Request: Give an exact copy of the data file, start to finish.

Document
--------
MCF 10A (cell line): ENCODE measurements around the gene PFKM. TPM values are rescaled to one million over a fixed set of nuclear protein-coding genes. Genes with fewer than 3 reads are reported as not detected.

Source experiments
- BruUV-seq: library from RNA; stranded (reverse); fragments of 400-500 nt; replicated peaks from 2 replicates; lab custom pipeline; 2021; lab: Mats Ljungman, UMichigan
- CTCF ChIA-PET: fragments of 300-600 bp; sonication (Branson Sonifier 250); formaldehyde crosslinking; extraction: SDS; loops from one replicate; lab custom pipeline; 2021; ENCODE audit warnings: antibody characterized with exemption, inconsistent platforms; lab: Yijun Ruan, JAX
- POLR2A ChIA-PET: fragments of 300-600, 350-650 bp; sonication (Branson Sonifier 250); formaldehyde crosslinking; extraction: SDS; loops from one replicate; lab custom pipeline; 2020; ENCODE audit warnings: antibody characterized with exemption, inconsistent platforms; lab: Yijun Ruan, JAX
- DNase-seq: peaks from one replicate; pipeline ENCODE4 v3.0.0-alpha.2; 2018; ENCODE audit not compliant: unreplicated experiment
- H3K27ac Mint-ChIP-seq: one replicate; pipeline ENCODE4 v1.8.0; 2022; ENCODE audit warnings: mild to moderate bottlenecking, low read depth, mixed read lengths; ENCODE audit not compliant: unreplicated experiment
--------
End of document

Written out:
MCF 10A (cell line): ENCODE measurements around the gene PFKM. TPM values are rescaled to one million over a fixed set of nuclear protein-coding genes. Genes with fewer than 3 reads are reported as not detected.

Source experiments
- BruUV-seq: library from RNA; stranded (reverse); fragments of 400-500 nt; replicated peaks from 2 replicates; lab custom pipeline; 2021; lab: Mats Ljungman, UMichigan
- CTCF ChIA-PET: fragments of 300-600 bp; sonication (Branson Sonifier 250); formaldehyde crosslinking; extraction: SDS; loops from one replicate; lab custom pipeline; 2021; ENCODE audit warnings: antibody characterized with exemption, inconsistent platforms; lab: Yijun Ruan, JAX
- POLR2A ChIA-PET: fragments of 300-600, 350-650 bp; sonication (Branson Sonifier 250); formaldehyde crosslinking; extraction: SDS; loops from one replicate; lab custom pipeline; 2020; ENCODE audit warnings: antibody characterized with exemption, inconsistent platforms; lab: Yijun Ruan, JAX
- DNase-seq: peaks from one replicate; pipeline ENCODE4 v3.0.0-alpha.2; 2018; ENCODE audit not compliant: unreplicated experiment
- H3K27ac Mint-ChIP-seq: one replicate; pipeline ENCODE4 v1.8.0; 2022; ENCODE audit warnings: mild to moderate bottlenecking, low read depth, mixed read lengths; ENCODE audit not compliant: unreplicated experiment